TSC IntelBrief: Deconfliction and Partition in Northern Syria
Bottom Line Up Front
• A Russian/Iranian/Turkish plan to temporarily partition parts of Idlib province in northern Syria is progressing despite tensions.
• Turkey wants to secure its southern border while Iran and Russia want to secure land routes towards the coast.
• On September 25, Turkey condemned Russian airstrikes that killed 37 civilians in Idlib saying it could lead to another ‘Aleppo’.
• The fate of al-Qaeda in Syria also rests on what happens in Idlib, with the terrorist group facing increasing internal and external pressure.
What may be one of the final chapters of the military conflict in Syria’s civil war is unfolding in the northern region of Idlib, the last province solely under rebel control. With the U.S. reaching the limits of its influence and power projection as it maintains its focus on the so-called Islamic State, other state actors—Russia, Turkey, and Iran—are pushing to create realities on the ground that will translate into lasting geopolitical power. Meanwhile, the most powerful non-state actor in northern Syria, al-Qaeda, is under tremendous pressure from external military forces, compounded by its own internal divisions.
A recent agreement in the long-running Astana talks between Russia, Turkey and Iran on resolving the conflict calls for a temporary partition of Idlib into a fourth ‘deconfliction zone’ where fighting will be suppressed. It is the first concrete agreement for deploying armed ‘peace keepers’ or monitors in a six-year civil war that has killed nearly a half million people – and one of the more significant results to have come from the talks in years. Under the agreement, which will be in force for six months, the three nations will monitor and enforce a ceasefire between Assad regime forces and rebel forces in and around Idlib. Turkey will control a zone to the north along its border, Syria and Iran to the southeast, and Russia in between.
The results of this partition will be long-lasting. In Idlib proper, Turkey will likely have the greatest influence, more so than the Assad regime or any rebel group. The “deconfliction” agreement also puts pressure on Hayat Tahrir al-Sham (HTS), the most recent name for al-Qaeda’s affiliate in Syria. It is clear under the new Astana agreement that HTS will be geographically isolated in the deconfliction zone and then likely targeted by joint military action by Russia, Iran, and Turkey. HTS has been the strongest rebel/terrorist group in Idlib for several years; even with increased fighting with the Turkish-supported Ahrar al-Sham. Far more than the Islamic State, HTS has tried to win local support; embedding itself into governing councils in areas where it has an effective presence. That hasn’t stopped numerous assassinations of high-level HTS figures—such as Abu Mohammed al-Sharie on September 13—and many defections.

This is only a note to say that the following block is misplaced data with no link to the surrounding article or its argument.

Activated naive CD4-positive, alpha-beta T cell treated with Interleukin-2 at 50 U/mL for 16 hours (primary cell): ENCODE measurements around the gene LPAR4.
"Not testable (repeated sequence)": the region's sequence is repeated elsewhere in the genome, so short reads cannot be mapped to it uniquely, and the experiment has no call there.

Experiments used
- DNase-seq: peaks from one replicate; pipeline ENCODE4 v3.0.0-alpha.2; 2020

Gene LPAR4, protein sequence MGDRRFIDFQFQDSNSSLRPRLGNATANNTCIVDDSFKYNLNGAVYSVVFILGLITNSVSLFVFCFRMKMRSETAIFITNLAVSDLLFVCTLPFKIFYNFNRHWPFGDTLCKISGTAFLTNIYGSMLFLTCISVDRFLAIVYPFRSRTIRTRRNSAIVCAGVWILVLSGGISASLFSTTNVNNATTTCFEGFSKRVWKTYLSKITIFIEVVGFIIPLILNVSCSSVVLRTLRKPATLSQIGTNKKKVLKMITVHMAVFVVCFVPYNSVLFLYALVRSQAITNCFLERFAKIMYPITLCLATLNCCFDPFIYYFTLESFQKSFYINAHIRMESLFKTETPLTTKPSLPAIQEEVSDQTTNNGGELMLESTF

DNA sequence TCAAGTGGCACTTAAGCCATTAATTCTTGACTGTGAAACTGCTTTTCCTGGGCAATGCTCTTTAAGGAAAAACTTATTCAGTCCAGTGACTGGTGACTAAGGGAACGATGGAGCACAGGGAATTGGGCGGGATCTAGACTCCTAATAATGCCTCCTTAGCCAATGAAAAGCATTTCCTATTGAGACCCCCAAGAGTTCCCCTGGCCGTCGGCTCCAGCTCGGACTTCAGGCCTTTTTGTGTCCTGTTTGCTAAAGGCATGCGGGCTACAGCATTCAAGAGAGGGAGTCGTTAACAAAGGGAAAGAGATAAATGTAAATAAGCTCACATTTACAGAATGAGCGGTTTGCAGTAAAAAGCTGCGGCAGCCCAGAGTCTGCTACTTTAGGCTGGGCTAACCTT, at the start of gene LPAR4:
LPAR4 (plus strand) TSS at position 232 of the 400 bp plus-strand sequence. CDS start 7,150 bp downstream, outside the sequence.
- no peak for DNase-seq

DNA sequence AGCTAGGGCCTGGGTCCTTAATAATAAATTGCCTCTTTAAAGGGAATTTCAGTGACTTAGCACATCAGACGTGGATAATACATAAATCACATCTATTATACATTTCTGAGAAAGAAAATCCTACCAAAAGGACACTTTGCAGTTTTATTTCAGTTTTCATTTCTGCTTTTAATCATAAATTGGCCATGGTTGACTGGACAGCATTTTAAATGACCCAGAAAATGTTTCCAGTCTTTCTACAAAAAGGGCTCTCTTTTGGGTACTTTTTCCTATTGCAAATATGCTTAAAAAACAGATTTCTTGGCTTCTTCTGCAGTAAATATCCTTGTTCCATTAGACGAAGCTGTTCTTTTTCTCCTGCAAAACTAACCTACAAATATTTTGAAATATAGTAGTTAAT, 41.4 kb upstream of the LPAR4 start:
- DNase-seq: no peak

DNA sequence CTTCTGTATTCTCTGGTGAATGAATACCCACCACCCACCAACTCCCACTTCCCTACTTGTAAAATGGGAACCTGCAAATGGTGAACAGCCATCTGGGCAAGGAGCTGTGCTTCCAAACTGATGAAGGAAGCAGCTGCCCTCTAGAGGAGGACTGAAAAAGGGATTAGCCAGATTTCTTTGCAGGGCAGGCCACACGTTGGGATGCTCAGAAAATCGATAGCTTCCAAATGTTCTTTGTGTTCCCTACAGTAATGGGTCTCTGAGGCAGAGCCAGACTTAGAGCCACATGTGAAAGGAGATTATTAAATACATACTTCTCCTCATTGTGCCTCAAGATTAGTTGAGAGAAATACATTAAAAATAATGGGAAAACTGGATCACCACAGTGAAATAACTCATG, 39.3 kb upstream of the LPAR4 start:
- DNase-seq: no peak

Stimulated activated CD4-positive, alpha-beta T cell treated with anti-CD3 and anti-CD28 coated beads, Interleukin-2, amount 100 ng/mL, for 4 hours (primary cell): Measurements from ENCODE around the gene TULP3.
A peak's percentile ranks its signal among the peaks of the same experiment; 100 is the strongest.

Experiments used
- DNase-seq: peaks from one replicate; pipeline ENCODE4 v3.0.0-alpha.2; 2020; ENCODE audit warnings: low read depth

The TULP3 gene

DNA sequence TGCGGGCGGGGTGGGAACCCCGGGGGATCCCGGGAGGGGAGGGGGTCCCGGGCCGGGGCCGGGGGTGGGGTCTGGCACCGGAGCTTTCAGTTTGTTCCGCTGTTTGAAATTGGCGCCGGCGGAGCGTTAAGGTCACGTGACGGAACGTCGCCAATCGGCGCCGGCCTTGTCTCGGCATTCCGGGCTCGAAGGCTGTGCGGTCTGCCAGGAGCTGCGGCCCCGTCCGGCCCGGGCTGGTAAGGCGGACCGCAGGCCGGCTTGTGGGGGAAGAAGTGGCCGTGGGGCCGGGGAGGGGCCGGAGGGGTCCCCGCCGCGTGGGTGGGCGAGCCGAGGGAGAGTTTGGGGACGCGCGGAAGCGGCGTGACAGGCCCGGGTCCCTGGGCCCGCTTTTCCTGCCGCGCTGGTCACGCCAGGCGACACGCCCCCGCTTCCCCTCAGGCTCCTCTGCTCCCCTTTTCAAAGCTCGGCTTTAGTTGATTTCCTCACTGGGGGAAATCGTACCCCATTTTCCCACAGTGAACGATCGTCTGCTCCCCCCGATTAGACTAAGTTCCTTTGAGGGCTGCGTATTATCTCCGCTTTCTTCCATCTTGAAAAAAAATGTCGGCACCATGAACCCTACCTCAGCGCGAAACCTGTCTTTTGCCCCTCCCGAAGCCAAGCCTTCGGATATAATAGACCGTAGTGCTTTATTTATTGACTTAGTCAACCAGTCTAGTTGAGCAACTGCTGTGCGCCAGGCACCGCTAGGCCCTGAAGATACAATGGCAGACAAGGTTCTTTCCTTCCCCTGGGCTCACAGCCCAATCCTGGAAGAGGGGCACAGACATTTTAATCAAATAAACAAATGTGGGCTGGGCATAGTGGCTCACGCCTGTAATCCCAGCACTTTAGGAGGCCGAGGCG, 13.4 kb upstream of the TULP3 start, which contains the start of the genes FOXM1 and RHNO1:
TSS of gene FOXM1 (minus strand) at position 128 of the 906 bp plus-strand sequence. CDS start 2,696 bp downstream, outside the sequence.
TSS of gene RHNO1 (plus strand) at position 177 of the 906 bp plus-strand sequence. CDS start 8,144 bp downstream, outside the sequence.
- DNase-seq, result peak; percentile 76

The impending systematic targeting of HTS in its last stronghold has local councils and organizations trying to separate themselves more clearly from the terrorist group, creating a feedback loop that could very well result in a severe dismantling of the HTS as a governing force, though it will remain a powerful terrorist threat for some time. All three countries—Russia, Iran, and Turkey—have agreed on targeting HTS in Idlib, though their overall Idlib working agreement is not without tensions. On September 25, Turkish foreign minister Mevlüt Çavu?o?lu condemned a recent Russian airstrike in Idlib that killed at least 37 civilians. He warned that continued ‘arbitrary bombing’ could lead to ‘another Aleppo’, referring to the humanitarian disaster that was inflicted on that city last year. Still, if the agreement does hold and take effect, the geopolitical consequences for the region and beyond will be significant.
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